A multiple award-winning Nashville quartet will be giving a free concert this Sunday at Pleasant Grove United Methodist Church in Lincolnton. The Farm Hands Quartet was formed by Tim Graves and Daryl Mosley. The two men were working at the Grand Ole Opry and they felt like they needed to get out on their own and start a bluegrass group. They decided to call their group the “Farm Hands” based on a scripture in Matthews.
Farm Hands has won numerous awards including, most recently, the 2019 Society for the Preservation of Bluegrass Music of America (SPBGMA) Gospel Group of the Year, Album of the Year, Song of the Year, Dobro Player of the Year number one gospel song in the country, as well as the 2018 SPBGMA Bluegrass Band of the Year, Song of the Year, Album of the Year, Dobro Player of the Year.
Graves played over 20 years on the Grand Ole Opry Stage and in 2015 was inducted into the Bluegrass Hall of Fame. At the 2017 bluegrass music awards, the Farm Hands were awarded Entertainers of the Year and for three consecutive years they were named Gospel Bluegrass Band of the Year. A two-time songwriter of the year, Mosley has had several number one songs to his credit, including the southern gospel song “(Ask the Blind Man) He Saw It All.” He also has written songs featured on “American Idol,” “The View” and other TV shows around the world.
Graves has been named dobro player of the year 12 times. His uncle, Burkett Graves, was influential in putting the dobro into country and bluegrass music. "Buck" or "Uncle Josh," as he was often called, played with Lester Flatt and Earl Scruggs in the Foggy Mountain Boys. He was known for his rolling syncopated technique and astonishing speed on the dobro.
Rounding out the quartet are guitarist Keith Tew and banjo player Don Hill. Tew is a three-time Guitar Player of the Year nominee and has toured with High Strung, Vassar Clements, Rock County and performed on the Grand Ole Opry as a member of Rhonda Vincent's band. Hill has worked with many of the major artists in bluegrass music including Grand Ole Opry stars Bobby Osborne and Jesse McReynolds and is a 2017 Bluegrass Banjo Player of the Year nominee.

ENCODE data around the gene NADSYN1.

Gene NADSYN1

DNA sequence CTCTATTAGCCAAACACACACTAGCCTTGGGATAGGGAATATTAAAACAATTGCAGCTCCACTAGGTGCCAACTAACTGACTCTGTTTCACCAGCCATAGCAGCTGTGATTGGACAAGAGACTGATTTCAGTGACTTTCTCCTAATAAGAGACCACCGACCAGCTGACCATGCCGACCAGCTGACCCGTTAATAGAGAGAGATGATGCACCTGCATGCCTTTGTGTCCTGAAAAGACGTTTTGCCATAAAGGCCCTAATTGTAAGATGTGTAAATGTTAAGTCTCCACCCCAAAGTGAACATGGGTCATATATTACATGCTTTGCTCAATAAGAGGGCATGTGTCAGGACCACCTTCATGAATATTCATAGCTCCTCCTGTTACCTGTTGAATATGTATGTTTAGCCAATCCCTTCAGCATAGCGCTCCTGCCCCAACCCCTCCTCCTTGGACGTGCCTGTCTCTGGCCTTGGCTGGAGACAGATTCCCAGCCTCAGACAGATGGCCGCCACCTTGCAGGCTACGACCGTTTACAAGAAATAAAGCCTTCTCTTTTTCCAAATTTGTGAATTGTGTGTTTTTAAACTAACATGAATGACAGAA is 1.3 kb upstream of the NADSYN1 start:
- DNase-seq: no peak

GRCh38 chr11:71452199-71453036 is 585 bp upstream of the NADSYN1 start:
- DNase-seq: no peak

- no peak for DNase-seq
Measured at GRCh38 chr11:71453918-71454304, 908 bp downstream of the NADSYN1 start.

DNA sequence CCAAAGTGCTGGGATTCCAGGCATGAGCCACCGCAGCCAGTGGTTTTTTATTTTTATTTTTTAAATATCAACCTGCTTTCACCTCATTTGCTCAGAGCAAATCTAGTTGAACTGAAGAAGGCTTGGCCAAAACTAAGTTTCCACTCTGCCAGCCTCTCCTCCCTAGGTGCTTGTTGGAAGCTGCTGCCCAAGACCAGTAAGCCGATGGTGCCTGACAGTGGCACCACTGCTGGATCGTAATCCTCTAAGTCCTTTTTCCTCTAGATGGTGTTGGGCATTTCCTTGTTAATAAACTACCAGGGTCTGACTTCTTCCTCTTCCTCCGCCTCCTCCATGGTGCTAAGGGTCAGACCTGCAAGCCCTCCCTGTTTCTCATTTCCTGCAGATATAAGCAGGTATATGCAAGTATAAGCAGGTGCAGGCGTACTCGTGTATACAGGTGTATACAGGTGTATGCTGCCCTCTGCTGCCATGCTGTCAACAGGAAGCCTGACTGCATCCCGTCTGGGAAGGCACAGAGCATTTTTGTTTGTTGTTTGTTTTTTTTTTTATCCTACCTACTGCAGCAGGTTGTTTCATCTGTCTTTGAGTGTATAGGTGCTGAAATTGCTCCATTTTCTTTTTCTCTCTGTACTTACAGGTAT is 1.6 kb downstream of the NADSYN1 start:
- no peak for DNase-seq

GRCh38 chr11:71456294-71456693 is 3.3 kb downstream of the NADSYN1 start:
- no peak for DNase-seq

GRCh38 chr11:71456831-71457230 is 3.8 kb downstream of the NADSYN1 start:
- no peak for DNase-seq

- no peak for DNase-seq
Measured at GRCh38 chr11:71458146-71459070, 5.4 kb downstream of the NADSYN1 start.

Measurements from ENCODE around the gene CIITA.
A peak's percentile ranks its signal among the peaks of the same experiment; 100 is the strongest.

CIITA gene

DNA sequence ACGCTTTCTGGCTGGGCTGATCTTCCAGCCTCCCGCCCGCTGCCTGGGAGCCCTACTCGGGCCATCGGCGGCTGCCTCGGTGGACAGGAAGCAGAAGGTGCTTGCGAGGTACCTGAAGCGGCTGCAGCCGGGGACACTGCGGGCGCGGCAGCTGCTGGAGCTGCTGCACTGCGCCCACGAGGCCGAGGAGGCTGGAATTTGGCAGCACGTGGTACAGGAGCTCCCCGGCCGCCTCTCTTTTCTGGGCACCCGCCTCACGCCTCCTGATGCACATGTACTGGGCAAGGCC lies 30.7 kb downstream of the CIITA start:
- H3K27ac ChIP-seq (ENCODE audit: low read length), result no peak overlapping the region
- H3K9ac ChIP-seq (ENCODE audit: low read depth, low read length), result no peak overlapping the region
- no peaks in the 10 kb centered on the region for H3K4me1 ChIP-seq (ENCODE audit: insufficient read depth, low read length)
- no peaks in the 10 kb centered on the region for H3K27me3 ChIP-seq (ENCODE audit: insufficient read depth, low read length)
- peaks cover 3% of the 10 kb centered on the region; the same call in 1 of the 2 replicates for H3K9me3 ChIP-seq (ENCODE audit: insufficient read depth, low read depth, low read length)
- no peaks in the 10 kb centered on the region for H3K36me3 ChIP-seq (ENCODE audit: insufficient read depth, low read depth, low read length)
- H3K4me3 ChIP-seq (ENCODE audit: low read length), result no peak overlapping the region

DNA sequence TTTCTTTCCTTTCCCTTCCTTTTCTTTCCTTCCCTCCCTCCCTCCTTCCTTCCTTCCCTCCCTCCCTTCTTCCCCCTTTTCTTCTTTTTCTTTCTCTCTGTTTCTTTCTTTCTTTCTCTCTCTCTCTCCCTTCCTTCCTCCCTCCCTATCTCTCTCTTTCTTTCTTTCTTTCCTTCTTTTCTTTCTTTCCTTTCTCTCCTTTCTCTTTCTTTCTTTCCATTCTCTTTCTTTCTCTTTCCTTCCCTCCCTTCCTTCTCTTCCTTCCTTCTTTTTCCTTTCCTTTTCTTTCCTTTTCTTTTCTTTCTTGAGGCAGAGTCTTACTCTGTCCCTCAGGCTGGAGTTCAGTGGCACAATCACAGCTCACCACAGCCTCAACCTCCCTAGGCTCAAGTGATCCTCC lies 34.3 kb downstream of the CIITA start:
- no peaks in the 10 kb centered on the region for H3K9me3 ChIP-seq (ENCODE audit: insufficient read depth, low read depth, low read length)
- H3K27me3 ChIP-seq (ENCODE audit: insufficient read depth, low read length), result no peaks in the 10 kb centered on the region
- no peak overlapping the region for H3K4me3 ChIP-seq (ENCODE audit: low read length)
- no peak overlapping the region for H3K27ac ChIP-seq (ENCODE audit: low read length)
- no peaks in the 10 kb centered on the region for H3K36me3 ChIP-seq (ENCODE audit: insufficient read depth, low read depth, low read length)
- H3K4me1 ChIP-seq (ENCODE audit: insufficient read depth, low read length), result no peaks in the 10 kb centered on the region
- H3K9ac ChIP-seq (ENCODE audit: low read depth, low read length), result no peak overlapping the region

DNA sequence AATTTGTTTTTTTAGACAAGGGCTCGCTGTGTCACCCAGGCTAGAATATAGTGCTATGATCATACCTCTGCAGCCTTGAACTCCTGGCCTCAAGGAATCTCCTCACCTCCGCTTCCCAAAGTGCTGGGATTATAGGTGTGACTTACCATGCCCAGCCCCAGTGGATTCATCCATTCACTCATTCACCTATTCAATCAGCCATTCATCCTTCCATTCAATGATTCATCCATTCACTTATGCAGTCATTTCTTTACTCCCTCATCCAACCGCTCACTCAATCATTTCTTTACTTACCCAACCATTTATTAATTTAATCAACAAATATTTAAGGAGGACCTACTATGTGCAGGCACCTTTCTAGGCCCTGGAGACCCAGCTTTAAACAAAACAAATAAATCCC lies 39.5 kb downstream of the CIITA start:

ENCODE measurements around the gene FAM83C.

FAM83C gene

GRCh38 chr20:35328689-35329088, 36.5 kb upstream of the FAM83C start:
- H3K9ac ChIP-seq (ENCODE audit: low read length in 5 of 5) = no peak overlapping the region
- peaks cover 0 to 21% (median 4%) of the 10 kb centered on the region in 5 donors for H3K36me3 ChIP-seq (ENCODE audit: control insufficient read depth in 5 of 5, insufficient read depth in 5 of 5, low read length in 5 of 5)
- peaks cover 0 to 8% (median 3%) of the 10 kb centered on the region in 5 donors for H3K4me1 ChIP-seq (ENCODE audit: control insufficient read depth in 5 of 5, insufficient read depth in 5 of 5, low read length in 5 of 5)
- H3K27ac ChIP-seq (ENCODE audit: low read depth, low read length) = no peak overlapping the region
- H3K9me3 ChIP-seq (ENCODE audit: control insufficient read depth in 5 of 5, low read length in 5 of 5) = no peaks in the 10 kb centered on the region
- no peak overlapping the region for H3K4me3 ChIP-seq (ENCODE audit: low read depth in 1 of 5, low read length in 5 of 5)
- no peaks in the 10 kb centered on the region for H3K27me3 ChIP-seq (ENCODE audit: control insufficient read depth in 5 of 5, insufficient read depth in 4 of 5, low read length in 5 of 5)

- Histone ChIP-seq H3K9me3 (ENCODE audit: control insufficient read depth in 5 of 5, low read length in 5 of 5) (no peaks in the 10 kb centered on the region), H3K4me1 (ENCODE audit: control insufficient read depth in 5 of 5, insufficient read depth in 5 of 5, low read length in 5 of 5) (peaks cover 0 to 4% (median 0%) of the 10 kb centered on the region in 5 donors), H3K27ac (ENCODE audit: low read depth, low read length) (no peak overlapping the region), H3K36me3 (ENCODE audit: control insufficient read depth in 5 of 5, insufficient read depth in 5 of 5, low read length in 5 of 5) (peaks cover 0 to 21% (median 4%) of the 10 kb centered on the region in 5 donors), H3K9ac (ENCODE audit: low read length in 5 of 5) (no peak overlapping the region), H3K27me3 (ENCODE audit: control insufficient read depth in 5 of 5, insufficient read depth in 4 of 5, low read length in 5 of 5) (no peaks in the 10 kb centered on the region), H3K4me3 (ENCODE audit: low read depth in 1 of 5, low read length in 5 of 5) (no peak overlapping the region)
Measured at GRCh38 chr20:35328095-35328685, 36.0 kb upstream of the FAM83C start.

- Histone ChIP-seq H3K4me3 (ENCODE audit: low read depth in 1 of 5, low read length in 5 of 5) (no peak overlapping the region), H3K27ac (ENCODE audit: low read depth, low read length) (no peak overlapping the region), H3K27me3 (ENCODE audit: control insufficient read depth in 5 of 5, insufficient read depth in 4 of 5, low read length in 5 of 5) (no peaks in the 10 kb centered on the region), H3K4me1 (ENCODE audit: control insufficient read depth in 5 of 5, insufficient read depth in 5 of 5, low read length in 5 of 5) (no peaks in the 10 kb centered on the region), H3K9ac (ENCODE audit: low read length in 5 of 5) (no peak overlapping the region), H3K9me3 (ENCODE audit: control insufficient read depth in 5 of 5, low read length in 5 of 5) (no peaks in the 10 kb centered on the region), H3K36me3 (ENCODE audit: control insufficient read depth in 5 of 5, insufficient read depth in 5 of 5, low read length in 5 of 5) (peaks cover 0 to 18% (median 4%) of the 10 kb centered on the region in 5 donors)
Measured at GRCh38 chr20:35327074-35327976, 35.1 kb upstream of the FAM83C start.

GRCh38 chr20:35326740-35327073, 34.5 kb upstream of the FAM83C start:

“We’ve all come from a lot of years of playing in addition to playing at the Opry,” Mosley said. “We’re all roughly the same age and come from similar backgrounds. It’s been a really good fit. We like each other, get along and understand each other. Audiences just seem to connect with us. A lot of the songs we write are about small town life and how things used to be, still could be or might have been. The audience will probably laugh a lot, they may cry a little bit and if they do both, then, as far as I’m concerned, we’ve done our job.”
The concert will begin at 11 a.m. on Sunday at Pleasant Grove United Methodist Church, 2069 Highway 182 in Lincolnton. No admission will be charged, but a love offering will be taken for the quartet. Everyone is invited to a covered-dish lunch with the quartet immediately after the concert.
“We’re excited to be able to host this award-winning quartet in concert at Pleasant Grove during what would otherwise be the 11:00 worship hour on Sunday,” Rev. Jim Sanders said. “It’s free and it's early enough in the day that even folks who don’t regularly go to church can come hear some great music, stay for our covered-dish lunch with the quartet or go out to lunch with their family and friends and still have the afternoon. Even if you know you like bluegrass and you’re not so sure about the gospel part, this is going to be great."